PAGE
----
Deborah James: Bowelbabe in Her Own Words review – the incredible woman who made us check our poo
Deborah James, In this moving and powerful film, the trailblazing cancer campaigner shares her story hilariously and candidly – right up to the moment of her death
What kind of cancer patient will you be? If you don’t already know, you’re likely to find out: half of us will be diagnosed with the disease at some point in our lives. Dame Deborah James was a remarkable cancer patient. After she was told she had stage 3 bowel cancer in 2016, aged 35, the then-deputy head teacher threw herself into raising awareness of its symptoms and sharing the reality of such a diagnosis, initially via her blog Bowelbabe; then a column in the Sun; a lively and hugely popular social media presence; and the hit BBC podcast You, Me and the Big C, which she hosted alongside fellow cancer patients Rachael Bland and Lauren Mahon.
James did all this with equal parts glamour and candour – no easy task when you have “the poo cancer,” as she christened it on the podcast. “There’s nothing pink about my cancer,” she continued wryly. “It’s just brown.”
This stubbornly irreverent sense of humour never left James, even when her body stopped tolerating treatment and she began receiving palliative care. It means this documentary chronicling her experiences with the bowel cancer that eventually took her life in June 2022 is shot through with laughter, silliness and, most importantly, life. It is suffused with her own voice: assembled from her Instagram and TikTok posts – including many choreographed dance routines with family and friends – plus snippets of the podcast, TV appearances, voice notes and footage filmed in hospital for this programme, it allows James to narrate her own story, right up to her final appearance on You, Me and the Big C in May. Though clearly distraught, she signs off with her humour undimmed. “Come on, I can’t leave on any other word apart from: check your poo.”
James’s determination to educate people about the signs of bowel cancer – a quest that included a high-profile campaign with daytime TV show Lorraine – saved lives. Towards the end of hers she was given a damehood for her work, personally presented to her by Prince William at her family home in Surrey, where she chose to spend her final days. It is facts like this, alongside the accompanying news reports about her illness, that hammer home how impressively outsized her impact was: she did so much to rid bowel cancer of taboo and raised millions in the process. Yet this is not solely a tribute to James’s activism. Despite being largely compiled from public content, Bowelbabe in Her Own Words is a deeply intimate and frank portrait of how it feels to experience incurable cancer – an existence that is as physically gruelling, anxiety-ridden and grief-stricken as you could imagine.
The grief alone is stomach-churning. When her podcast co-host Rachael Bland dies from breast cancer in 2018, leaving behind a young son, the loss feels unbearable. Later, Kelly Smith – also known by her social media handle Kickass Kell – dies from bowel cancer after her treatment was paused due to the pandemic, also leaving behind a little boy. Smith had contacted James when she was diagnosed and the pair became friends. James mourns both of them and their deaths force her to reckon with the fact she will also ultimately leave her two children behind. But when? She feels like “a ticking timebomb” who is “flying on the wings of science”, as she so beautifully puts it.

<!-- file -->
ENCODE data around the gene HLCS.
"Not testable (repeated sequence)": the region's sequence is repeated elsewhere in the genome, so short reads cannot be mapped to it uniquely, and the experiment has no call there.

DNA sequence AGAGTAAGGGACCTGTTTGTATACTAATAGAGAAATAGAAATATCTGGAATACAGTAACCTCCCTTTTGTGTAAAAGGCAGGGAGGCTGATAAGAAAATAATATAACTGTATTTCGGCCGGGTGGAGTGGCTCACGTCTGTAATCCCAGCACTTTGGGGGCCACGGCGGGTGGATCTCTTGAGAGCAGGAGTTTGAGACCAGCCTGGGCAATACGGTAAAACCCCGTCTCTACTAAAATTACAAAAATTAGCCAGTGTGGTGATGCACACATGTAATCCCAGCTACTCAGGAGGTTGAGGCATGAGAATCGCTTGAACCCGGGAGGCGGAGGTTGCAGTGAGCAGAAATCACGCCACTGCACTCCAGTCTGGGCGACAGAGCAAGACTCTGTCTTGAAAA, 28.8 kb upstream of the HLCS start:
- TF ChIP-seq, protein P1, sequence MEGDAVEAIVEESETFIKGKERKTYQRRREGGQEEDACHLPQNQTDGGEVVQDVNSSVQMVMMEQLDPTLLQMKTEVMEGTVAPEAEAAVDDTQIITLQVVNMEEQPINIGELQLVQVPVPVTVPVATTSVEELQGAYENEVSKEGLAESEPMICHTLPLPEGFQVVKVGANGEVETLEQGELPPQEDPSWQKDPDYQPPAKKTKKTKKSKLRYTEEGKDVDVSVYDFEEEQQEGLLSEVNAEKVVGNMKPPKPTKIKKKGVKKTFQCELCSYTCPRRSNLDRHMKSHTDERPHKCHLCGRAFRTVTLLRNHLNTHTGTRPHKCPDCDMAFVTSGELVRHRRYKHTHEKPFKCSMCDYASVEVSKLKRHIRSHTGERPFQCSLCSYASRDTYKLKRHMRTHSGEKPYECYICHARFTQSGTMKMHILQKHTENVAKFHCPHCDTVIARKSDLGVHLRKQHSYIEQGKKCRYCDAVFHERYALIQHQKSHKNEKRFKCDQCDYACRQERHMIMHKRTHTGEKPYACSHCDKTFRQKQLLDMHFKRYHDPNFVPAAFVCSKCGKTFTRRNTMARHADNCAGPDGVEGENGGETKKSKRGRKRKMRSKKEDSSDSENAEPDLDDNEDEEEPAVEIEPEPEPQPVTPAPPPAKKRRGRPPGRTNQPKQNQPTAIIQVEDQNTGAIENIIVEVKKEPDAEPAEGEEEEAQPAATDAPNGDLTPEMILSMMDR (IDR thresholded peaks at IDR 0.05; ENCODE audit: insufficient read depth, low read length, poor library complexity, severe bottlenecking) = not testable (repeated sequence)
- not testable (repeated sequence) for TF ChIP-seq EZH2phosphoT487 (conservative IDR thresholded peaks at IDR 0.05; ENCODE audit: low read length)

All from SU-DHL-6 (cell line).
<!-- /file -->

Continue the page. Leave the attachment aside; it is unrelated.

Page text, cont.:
James was a brilliant communicator, something that brings a strange joyfulness to this incredibly sad film. She had an evocative way with words, a magnetic personality – perfect for breakfast TV – and was an impressive and engaging public speaker (partly thanks to her previous career as a teacher). Documenting yourself extensively on social media can be seen as narcissistic, but James’s Instagram presence felt like a gift. The pictures and videos she posted of herself dancing and looking glitzy and gorgeous had a point: she was proving you could have terminal cancer and still be desirable and full of life. The content she posted at her lowest ebb, meanwhile, acted as a virtual handhold for those going through similar horrors.
And the treatment really is a horror of its own, a fact this documentary doesn’t shy away from. We are party to the steroids given during chemotherapy that stop James from sleeping (she does the macarena to pass the time), the medicines that make her slur her words, the allergic reaction – a bright red rash on her face – caused by a type of chemo she must continue with regardless.
We also see something of the gradual encroachment of death itself: the weight loss, the physical weakness, the fiery energy that once saw James jog to hospital appointments fading to a lukewarm glow. James desperately does not want to die: that is the reality. This is not consolatory television. Like its subject, it tells it like it is – and it makes for a powerfully affecting film.
Aside from the poo-checking, James’s final appearance on You, Me and the Big C saw her espouse another final message; a parting kindness. “Please, please enjoy life,” she says, voice cracking. “It’s so precious.” For the thousands mourning this honest, generous, trailblazing woman, who worked so hard to seize her last days, all you can do is take heed.
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